Norwegian Language Blog

Archive for November, 2008

Kveldsmat-a before bed-time snack Posted by on Nov 23, 2008

Kveldsmat literally means “evening food.”  How many of you eat a late night snack soon before you fall asleep?  For me it all depends on what time I ate dinner (middag) and how substantial it was.  I ask myself, “Er jeg mett eller sulten?”  (am I full or hungry?)  It’s not a habit for me…

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Am I Norwegian-American or just American? Posted by on Nov 21, 2008

There are several pockets of the United States that are heavily populated with descendants of Norwegians.  When someone asks me where my descendants are from, I say Norway (because literally all of my great-grandparents except one are from Norway and without them, my existence would be impossible).  However, I don’t say that I am Norwegian.  Years ago before…

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Norwegian, Danish, and Swedish–what’s the relationship? Posted by on Nov 20, 2008

Like the romance languages, Scandinavian languages have much in common.  Danes and Norwegians can understand each other and so can Norwegians and Swedes.  Swedish and Danish do not have quite as much in common.  Norwegian seems to be the common denominator.  You might wonder why this is? Denmark, Sweden, and Norway have a complicated relationship. …

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The demise of norsk? Posted by on Nov 17, 2008

I attended the University of Oslo spring semester of my junior year of college in 2006.  Fortunately for me, I was proficient enough in the Norwegian language that I could choose to take classes beyond those designed for international students.  There were only a couple dozen classes taught in English that were offered to international…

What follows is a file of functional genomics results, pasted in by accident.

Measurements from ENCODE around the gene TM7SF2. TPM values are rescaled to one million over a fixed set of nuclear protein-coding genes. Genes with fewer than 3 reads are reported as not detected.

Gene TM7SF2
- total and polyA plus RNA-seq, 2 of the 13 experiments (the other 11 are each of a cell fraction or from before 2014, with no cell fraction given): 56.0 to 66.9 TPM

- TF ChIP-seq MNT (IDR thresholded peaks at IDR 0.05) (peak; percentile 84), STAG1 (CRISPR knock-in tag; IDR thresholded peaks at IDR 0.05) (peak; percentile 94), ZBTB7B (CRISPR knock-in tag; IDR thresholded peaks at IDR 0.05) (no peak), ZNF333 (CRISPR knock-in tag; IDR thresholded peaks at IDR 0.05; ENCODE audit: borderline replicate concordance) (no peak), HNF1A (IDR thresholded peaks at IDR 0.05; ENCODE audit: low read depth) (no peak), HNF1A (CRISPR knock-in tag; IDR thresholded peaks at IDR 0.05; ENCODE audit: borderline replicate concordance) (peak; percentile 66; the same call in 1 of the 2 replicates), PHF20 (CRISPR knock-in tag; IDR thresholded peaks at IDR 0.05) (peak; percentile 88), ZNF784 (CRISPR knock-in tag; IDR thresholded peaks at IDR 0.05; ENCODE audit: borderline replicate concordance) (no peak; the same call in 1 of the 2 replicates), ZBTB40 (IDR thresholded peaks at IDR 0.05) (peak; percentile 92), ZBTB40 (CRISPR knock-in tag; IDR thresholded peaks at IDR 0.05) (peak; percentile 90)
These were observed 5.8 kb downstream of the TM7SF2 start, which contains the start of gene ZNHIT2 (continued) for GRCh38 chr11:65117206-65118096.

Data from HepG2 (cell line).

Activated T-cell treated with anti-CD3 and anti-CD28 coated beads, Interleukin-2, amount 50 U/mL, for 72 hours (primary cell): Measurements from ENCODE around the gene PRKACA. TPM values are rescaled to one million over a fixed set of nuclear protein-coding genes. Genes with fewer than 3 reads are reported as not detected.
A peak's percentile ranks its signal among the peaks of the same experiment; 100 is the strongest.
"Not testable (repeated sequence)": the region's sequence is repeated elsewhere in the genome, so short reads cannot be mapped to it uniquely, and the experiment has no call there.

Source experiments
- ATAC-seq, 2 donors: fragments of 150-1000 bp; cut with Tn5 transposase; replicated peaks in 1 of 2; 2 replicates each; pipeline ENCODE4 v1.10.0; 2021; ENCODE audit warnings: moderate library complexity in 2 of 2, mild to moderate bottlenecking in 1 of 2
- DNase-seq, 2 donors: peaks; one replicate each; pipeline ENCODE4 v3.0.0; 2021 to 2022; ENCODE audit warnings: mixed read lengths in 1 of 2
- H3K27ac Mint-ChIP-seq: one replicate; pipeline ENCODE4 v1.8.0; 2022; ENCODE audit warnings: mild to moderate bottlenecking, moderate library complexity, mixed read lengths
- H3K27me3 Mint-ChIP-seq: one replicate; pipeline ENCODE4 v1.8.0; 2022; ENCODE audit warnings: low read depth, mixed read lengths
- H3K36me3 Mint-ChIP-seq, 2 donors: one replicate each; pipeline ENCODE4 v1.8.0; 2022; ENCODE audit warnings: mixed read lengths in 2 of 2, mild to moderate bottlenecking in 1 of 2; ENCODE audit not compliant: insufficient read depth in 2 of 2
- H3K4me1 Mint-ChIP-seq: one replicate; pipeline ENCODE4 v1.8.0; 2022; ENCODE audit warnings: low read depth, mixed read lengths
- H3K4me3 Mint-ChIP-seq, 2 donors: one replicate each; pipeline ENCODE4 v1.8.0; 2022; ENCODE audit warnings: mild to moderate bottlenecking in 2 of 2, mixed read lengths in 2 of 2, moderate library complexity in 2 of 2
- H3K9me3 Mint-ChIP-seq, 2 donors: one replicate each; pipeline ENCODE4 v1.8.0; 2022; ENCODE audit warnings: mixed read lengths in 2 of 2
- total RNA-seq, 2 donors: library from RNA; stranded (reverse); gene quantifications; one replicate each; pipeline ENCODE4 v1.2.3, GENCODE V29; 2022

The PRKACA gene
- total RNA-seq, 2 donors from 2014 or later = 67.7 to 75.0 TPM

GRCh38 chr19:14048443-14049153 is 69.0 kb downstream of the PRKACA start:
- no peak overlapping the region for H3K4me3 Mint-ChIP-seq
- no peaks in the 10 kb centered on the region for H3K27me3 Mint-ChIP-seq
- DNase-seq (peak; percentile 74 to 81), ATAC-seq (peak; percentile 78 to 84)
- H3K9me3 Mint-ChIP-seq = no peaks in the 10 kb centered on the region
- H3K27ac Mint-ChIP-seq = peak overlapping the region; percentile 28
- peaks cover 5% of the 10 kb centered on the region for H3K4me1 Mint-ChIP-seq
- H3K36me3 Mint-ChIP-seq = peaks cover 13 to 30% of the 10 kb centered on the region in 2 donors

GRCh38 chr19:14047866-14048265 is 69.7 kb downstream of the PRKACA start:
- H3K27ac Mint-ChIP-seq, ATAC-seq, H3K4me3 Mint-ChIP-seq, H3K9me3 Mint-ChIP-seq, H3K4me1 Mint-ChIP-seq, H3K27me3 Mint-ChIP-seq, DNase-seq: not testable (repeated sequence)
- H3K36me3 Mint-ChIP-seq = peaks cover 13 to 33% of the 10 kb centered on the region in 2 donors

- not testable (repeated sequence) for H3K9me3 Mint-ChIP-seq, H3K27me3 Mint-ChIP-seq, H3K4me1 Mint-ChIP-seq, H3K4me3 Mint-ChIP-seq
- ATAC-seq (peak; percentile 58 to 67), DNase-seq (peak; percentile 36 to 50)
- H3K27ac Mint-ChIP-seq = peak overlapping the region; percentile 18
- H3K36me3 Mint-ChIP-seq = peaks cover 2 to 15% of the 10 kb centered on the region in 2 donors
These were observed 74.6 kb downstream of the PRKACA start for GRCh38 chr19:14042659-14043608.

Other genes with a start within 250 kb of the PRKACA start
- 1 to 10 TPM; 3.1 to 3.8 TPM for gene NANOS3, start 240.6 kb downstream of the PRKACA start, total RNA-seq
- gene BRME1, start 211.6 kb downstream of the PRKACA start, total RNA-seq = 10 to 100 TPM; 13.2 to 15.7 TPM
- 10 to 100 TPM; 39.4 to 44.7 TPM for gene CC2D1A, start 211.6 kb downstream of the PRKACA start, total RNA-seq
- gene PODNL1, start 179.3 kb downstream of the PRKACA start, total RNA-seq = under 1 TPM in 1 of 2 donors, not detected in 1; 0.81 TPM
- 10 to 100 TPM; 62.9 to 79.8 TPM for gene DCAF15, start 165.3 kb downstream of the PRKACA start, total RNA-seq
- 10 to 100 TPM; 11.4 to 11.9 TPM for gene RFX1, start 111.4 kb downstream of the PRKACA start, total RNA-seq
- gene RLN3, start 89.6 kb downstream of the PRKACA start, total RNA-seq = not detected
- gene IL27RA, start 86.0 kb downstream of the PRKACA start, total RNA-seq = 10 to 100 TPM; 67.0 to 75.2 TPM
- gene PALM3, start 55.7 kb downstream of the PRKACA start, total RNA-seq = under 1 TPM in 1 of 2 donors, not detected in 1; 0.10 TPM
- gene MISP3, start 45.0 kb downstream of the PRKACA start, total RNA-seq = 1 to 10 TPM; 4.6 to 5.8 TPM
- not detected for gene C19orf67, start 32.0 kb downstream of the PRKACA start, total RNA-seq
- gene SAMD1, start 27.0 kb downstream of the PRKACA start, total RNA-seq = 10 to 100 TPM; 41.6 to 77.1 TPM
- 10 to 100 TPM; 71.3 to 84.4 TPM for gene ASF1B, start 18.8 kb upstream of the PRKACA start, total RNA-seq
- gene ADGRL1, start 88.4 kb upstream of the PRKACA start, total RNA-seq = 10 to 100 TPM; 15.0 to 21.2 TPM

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Caution: Designated forest areas in Norway Posted by on Nov 14, 2008

Europeans are so liberal.  I remember hearing that Europeans are liberal since middle school.  Women in France don’t shave their armpits or legs.  Marijuana is legal in Amsterdam.  Did you ever hear about a gay part of a forest in Norway-with lots of bird feeders?  I lived in the outskirts of Oslo for 8 months and…

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Kaffetime Posted by on Nov 13, 2008

At first glance, an English speaker would think kaffetime means coffee time.  In a way, this is what Norwegians mean when they say kaffetime. However, literally translated, it means ‘coffee hour.’  You can say kaffetime or just kaffe and Norwegians will know what you mean.  Growing up, I always had the impression that Americans were…

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Barbaric Norwegian Posted by on Nov 8, 2008

I remember my Norwegian professor (the only native professor I had at St. Olaf) telling our class one time that the Norwegian language is barbaric.  Think of what it would have sounded like to listen to barbarians talk to each other.  “He go to movie theater.”  “She want to Spain.”  In current American English, we would…

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